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    'Staff publications' is the digital repository of Wageningen University & Research

    'Staff publications' contains references to publications authored by Wageningen University staff from 1976 onward.

    Publications authored by the staff of the Research Institutes are available from 1995 onwards.

    Full text documents are added when available. The database is updated daily and currently holds about 240,000 items, of which 72,000 in open access.

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Record number 509223
Title The Gediz River fluvial archive : A benchmark for Quaternary research in Western Anatolia
Author(s) Maddy, D.; Veldkamp, A.; Demir, T.; Gorp, W. van; Wijbrans, J.R.; Hinsbergen, D.J.J. van; Dekkers, M.J.; Schreve, D.; Schoorl, J.M.; Scaife, R.
Source Quaternary Science Reviews 166 (2017). - ISSN 0277-3791 - p. 289 - 306.
DOI https://doi.org/10.1016/j.quascirev.2016.07.031
Department(s) Soil Geography and Landscape
PE&RC
Publication type Refereed Article in a scientific journal
Publication year 2017
Keyword(s) Buried river terraces - Fluvial archive - Gediz River - Pleistocene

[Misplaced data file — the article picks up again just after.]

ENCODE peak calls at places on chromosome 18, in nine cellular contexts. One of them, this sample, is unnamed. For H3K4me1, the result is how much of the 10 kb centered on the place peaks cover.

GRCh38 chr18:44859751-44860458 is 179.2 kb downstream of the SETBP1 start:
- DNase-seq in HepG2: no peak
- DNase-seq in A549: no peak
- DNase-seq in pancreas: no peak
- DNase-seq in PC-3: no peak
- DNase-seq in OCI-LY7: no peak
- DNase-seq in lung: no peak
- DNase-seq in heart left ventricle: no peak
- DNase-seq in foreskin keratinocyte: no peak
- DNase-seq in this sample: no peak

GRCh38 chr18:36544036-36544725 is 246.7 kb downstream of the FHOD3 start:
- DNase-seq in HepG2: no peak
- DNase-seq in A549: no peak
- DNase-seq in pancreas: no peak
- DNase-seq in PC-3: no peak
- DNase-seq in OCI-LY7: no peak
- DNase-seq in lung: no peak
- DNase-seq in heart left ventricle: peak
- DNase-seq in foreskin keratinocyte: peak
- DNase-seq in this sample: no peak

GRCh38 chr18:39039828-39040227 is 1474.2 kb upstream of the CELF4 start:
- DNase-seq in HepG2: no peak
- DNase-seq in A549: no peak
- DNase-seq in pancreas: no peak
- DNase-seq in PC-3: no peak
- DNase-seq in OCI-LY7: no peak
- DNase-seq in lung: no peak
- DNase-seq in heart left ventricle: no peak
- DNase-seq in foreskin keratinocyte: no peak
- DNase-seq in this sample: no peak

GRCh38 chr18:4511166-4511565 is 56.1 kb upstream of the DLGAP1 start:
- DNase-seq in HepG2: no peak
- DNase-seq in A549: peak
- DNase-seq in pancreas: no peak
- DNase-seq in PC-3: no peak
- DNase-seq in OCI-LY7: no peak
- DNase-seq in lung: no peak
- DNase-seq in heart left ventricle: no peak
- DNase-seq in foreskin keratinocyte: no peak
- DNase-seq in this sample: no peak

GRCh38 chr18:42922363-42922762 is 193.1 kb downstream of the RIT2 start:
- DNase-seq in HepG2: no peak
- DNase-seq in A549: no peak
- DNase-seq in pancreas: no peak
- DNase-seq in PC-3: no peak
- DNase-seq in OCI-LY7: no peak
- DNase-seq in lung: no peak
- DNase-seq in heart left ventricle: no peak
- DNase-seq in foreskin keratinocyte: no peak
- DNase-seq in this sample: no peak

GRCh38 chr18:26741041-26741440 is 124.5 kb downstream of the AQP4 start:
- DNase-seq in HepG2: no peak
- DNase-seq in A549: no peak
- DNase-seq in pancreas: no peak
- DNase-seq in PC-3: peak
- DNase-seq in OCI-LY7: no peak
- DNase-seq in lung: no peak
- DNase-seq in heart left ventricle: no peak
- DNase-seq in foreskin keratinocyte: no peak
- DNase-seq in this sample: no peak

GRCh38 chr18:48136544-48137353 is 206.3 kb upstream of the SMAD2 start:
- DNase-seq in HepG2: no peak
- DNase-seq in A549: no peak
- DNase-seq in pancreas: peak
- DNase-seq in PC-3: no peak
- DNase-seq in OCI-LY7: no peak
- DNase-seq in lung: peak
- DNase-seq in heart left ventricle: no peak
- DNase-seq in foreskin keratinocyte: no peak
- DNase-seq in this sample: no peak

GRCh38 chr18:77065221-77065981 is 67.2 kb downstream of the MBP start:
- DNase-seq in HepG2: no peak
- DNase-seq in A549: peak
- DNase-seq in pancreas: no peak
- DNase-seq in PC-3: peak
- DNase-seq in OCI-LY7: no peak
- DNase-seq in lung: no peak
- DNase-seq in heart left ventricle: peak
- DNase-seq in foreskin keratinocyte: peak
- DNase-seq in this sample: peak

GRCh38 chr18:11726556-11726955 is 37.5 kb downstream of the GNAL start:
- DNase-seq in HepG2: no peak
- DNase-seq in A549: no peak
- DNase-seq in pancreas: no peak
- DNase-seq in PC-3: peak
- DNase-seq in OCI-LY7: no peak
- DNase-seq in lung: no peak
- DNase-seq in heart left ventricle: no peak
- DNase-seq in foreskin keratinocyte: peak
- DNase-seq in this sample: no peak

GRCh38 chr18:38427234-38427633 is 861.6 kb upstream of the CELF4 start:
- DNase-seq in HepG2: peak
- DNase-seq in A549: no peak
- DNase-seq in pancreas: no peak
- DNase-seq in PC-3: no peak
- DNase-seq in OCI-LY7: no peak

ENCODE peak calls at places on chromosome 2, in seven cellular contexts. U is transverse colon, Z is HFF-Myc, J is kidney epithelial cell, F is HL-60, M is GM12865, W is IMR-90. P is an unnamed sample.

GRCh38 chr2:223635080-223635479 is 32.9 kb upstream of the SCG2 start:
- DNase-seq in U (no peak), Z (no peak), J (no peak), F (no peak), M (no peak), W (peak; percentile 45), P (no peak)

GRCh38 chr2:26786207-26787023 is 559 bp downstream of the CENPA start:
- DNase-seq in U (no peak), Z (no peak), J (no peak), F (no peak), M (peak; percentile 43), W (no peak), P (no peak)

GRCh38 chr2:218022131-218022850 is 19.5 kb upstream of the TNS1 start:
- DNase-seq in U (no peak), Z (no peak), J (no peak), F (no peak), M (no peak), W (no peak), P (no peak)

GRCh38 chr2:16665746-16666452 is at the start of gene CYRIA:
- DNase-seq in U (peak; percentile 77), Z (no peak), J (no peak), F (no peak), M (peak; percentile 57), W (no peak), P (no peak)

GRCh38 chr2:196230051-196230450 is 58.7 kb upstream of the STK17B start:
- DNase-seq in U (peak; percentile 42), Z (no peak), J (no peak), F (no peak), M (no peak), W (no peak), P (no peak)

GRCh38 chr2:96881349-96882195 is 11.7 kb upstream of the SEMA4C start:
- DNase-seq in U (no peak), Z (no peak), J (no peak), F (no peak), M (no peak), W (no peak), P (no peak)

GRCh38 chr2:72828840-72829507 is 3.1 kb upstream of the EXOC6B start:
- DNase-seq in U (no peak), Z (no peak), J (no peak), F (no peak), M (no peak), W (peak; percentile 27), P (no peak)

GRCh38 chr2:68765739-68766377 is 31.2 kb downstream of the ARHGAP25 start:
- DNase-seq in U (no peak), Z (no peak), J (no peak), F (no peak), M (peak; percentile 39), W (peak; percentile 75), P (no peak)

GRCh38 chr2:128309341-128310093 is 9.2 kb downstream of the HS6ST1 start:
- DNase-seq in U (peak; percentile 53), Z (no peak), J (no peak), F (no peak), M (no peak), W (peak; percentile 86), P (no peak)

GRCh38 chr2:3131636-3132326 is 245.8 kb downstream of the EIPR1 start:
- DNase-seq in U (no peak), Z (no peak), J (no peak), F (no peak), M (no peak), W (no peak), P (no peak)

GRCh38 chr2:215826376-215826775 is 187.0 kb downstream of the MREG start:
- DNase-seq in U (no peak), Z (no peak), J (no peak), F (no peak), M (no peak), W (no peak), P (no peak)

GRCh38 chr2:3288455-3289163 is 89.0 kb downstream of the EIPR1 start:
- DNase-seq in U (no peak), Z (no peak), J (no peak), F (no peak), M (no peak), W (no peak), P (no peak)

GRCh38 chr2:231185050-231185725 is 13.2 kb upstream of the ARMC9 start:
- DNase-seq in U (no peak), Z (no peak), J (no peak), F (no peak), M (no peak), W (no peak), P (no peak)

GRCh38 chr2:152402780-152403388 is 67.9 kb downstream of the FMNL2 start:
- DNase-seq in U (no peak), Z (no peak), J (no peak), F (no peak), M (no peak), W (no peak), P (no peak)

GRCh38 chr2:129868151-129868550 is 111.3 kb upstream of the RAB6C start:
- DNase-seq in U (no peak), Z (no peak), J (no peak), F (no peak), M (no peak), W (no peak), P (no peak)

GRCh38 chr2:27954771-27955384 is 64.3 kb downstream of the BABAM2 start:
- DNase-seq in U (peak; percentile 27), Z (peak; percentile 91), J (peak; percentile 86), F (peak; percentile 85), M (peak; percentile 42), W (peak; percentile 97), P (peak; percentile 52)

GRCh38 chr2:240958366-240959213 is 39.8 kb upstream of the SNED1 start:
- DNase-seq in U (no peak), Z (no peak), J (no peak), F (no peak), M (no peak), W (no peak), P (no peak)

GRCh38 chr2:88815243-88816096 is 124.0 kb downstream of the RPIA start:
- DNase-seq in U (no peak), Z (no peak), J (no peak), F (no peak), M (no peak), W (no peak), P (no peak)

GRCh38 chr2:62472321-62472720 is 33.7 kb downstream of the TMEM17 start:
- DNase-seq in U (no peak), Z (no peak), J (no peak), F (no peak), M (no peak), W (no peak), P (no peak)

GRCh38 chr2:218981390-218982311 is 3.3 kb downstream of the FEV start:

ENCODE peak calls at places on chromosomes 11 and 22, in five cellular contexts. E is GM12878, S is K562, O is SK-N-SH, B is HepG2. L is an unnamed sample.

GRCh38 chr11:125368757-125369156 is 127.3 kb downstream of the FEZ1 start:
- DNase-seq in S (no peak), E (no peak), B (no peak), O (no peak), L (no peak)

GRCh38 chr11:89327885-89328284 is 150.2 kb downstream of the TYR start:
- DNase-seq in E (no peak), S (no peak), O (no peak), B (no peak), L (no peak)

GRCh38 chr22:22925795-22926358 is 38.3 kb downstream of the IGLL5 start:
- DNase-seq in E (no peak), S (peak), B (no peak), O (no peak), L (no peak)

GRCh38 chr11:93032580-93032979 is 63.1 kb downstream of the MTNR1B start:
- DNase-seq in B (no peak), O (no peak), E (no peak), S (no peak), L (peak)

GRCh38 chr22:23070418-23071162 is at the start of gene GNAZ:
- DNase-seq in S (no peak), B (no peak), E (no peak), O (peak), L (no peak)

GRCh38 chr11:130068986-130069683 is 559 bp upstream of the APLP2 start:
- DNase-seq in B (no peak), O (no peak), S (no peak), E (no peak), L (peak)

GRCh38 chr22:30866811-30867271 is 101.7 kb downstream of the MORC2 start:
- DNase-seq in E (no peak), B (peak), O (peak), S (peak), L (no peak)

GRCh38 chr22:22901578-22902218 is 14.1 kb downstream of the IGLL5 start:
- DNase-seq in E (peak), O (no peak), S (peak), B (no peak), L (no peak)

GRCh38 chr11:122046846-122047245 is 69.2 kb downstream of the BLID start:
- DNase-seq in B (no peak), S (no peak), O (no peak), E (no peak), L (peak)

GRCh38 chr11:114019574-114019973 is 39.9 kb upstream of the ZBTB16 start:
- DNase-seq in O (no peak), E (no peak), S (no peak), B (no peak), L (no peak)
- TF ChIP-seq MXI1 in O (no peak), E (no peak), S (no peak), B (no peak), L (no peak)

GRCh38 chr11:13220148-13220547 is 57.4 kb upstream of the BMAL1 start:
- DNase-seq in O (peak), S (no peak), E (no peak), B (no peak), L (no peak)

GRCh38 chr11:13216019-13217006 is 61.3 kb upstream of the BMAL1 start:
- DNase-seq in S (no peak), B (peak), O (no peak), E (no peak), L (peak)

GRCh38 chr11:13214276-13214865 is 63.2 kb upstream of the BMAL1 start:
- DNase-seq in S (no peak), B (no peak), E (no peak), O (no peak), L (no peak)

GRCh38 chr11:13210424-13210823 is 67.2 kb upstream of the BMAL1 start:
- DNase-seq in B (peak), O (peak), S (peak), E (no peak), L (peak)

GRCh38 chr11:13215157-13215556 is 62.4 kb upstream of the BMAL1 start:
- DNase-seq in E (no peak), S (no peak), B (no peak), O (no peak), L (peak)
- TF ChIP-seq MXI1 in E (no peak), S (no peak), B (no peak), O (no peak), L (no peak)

Abstract The Gediz River, one of the principal rivers of Western Anatolia, has an extensive Pleistocene fluvial archive that potentially offers a unique window into fluvial system behaviour on the western margins of Asia during the Quaternary. In this paper we review our work on the Quaternary Gediz River Project (2001-2010) and present new data which leads to a revised stratigraphical model for the Early Pleistocene development of this fluvial system.In previous work we confirmed the preservation of eleven buried Early Pleistocene fluvial terraces of the Gediz River (designated GT11, the oldest and highest, to GT1, the youngest and lowest) which lie beneath the basalt-covered plateaux of the Kula Volcanic Province. Deciphering the information locked in this fluvial archive requires the construction of a robust geochronology. Fortunately, the Gediz archive provides ample opportunity for age-constraint based upon age estimates derived from basaltic lava flows that repeatedly entered the palaeo-Gediz valley floors. In this paper we present, for the first time, our complete dataset of 40Ar/39Ar age estimates and associated palaeomagnetic measurements. These data, which can be directly related to the underlying fluvial deposits, provide age constraints critical to our understanding of this sequence.The new chronology establishes the onset of Quaternary volcanism at ∼1320ka (MIS42). This volcanism, which is associated with GT6, confirms a pre-MIS42 age for terraces GT11-GT7. Evidence from the colluvial sequences directly overlying these early terraces suggests that they formed in response to hydrological and sediment budget changes forced by climate-driven vegetation change. The cyclic formation of terraces and their timing suggests they represent the obliquity-driven climate changes of the Early Pleistocene. By way of contrast the GT5-GT1 terrace sequence, constrained by a lava flow with an age estimate of ∼1247ka, span the time-interval MIS42 - MIS38 and therefore do not match the frequency of climate change as previously suggested. The onset of volcanism breaks the simple linkage of terracing to climate-driven change. These younger terraces more likely reflect a localized terracing process triggered by base level changes forced by volcanic eruptions and associated reactivation of pre-existing faults, lava dam construction, landsliding and subsequent lava-dammed lake drainage.Establishing a firm stratigraphy and geochronology for the Early Pleistocene archive provides a secure framework for future exploitation of this part of the archive and sets the standard as we begin our work on the Middle-Late Pleistocene sequence. We believe this work forms a benchmark study for detailed Quaternary research in Turkey.
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